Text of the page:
(from Best American Short Stories 2012)
Growing older had proved a formidable calamity.
I’ve been thinking about volcanos recently, probably after listening to this edition of The Straight Dope. Among other things, the podcast/article pointed out that bubbling open-faced volcanos — a la Joe Vs. The Volcano — do not exist in the natural world. Which means this hilarious bit by Kyle Kinane about how to barbecue via volcano is kinda moot. But it’s still a very funny take on insomniacal brain rampages, which this story is concerned with as well.
In Lawrence Osborne’s story, the volcano is just a glowing, restless thing in the distance, probably a metaphor for something or other (aging, sexual unrest, inescapable everyday life, whatevs). Martha never puts the metaphor into words, but she can’t take her eye off the volcano, and it draws her to it in one of those literary ways you just have to put up with. We’re privy to her agonies over where she is in life, and how much she dreams and thinks about “phalli,” but when she decides to rent a Vespa and take a mini-vacation from her vacation, her though process is suddenly smoky. Why does she do it? Because she does. Which is, yeah, the way dreams tend to work: We become observers to our own actions.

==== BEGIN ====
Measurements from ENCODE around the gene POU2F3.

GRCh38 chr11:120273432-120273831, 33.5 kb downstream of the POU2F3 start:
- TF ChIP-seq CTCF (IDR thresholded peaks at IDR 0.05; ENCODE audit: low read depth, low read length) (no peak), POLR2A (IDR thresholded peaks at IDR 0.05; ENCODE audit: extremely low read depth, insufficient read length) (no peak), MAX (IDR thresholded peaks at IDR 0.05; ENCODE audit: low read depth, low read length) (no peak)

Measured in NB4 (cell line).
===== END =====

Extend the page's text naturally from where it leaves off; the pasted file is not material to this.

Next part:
Of course, one of the many things this story concerns itself with is dream control. Martha takes a drug that a self-styled Hawaiian dream guru says makes it easier for people to control and remember their dreams. And while Martha escapes this new agey adventure early on, it doesn’t leave her thoughts. So, are we supposed to think her trip to the volcano resort was just another dream? I don’t think so, but there’s room for doubt. This is a strange and beautifully written story. Unpredictable, too.